Creative Capital Awards, Finalists for the PEN/Jean Stein Book Award, and More

by
Staff
1.16.20

Every day Poets & Writers Magazine scans the headlines—publishing reports, literary dispatches, academic announcements, and more—for all the news that creative writers need to know. Here are today’s stories.

Thirty-five projects by forty-one artists have been awarded 2020 Creative Capital Awards. Each award includes $50,000 in project funding and $50,000 in career development services. Selected from a pool of more than four thousand applications, the winning projects represent a wide array of creative pursuits, including performance art, fiction writing, nonfiction writing, documentary films, and community engagement initiatives. 

PEN America has announced five finalists for the 2020 PEN/Jean Stein Book Award: Anne Boyer for The Undying, Yiyun Li for Where Reasons End, Ilya Kaminsky for Deaf Republic, Rion Amilcar Scott for The World Doesn’t Require You, and Chris Ware for Rusty Brown. The $75,000 prize honors “a book-length work of any genre for its originality, merit, and impact.” The winner will be announced alongside other literary awards at a ceremony held on March 2 at the Town Hall in New York City. Seth Meyers will host the evening.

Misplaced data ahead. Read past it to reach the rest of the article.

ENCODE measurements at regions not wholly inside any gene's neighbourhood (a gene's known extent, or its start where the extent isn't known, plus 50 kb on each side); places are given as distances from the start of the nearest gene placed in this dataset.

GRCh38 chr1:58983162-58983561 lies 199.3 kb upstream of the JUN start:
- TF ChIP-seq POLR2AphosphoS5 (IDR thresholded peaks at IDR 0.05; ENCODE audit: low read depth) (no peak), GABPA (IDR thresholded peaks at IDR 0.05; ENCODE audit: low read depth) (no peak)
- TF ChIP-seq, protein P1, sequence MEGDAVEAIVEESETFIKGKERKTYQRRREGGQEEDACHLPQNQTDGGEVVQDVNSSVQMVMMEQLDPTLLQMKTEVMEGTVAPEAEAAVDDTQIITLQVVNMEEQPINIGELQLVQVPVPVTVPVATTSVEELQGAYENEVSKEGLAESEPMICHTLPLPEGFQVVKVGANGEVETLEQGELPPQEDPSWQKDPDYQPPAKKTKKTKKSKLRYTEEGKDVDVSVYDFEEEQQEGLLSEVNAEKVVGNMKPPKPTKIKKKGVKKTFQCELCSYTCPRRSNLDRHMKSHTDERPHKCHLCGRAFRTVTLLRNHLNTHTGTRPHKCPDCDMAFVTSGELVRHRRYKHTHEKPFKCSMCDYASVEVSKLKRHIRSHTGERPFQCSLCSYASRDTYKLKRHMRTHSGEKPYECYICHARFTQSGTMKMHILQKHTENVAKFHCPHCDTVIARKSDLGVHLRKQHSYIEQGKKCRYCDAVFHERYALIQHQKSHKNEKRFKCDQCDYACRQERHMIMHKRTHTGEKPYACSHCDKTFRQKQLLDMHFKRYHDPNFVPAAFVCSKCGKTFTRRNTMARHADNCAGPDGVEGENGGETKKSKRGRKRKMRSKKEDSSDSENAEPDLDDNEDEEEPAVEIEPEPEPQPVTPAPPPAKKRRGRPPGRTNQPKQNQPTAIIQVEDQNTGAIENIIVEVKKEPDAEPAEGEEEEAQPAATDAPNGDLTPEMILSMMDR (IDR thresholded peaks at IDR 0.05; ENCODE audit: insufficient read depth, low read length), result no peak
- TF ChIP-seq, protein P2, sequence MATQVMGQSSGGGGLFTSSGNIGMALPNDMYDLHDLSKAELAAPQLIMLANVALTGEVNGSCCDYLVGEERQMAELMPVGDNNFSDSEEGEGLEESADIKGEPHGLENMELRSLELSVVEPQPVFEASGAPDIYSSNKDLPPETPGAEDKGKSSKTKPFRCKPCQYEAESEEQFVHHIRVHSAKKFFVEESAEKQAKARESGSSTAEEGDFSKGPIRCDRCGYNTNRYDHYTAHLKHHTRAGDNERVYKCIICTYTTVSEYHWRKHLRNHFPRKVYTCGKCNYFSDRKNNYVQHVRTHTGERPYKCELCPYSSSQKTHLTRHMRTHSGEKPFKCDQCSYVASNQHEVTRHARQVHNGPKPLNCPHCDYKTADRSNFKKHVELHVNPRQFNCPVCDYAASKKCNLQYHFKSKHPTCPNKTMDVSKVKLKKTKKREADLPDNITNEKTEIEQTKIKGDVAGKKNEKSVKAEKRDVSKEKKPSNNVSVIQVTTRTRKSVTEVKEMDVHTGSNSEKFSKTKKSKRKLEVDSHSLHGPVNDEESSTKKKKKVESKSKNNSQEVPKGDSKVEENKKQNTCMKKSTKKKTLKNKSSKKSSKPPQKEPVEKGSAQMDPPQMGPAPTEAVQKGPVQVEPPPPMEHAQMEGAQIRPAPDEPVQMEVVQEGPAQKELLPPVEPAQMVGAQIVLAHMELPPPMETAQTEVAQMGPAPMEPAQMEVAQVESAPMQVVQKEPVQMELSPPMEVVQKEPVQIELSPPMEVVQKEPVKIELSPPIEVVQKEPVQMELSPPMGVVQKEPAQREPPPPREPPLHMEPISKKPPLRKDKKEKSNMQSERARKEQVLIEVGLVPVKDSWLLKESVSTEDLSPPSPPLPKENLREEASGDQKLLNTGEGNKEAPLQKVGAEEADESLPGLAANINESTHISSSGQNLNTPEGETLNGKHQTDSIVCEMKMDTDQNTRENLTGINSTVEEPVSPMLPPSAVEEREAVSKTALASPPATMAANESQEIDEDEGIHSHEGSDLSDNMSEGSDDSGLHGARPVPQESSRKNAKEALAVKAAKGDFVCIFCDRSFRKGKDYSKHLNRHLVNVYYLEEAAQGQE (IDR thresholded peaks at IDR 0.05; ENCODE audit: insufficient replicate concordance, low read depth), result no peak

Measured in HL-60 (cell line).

The National Endowment for the Arts has announced the recipients of the 2020 Creative Writing Fellowships in prose and Literature Translation Fellowships. The sixty fellowships award $1.2 million in total to prose writers and translators. 

The New York Times analyzes the “Obama Bounce.” After appearing on Barack Obama’s list of favorite books from 2019 in December, Jenny Odell’s How to Do Nothing landed on the Times best-seller list for the first time, though it had been out already for eight months. “A rare feat for a book of its age,” notes Elisabeth Egan. 

Tracie D. Hall has been selected to serve as the next executive director of the American Library Association. Most recently, Hall directed the culture portfolio for the Joyce Foundation in Chicago. (Publishers Weekly)

Melissa Guida-Richards reflects on Nicole Chung’s All You Can Ever Know and the resonances she found with her own experience as an adopted child. She encourages people considering adoption, especially transracial adoption, to read Chung’s story closely: “Books like Chung’s can obviously be life-changing for adoptees who read them—but I think they can also be life-changing for the next generation of adoptees.” (Electric Literature)

Editor of Indelible in the Hippocampus Shelly Oria sits down with two of the anthology’s contributors, Mecca Jamilah Sullivan and Diana Spechler, to talk about their perspectives on the #MeToo movement. (Millions)

Oria also spoke with four of the anthology’s contributors—Elissa Schappell, Karissa Chen, Lynn Melnick, and Kaitlyn Greenidge—in a recent issue of Poets & Writers Magazine

Roger Robinson talks to the Guardian about becoming a parent, family history, and his T. S. Eliot prize-winning collection, A Portable Paradise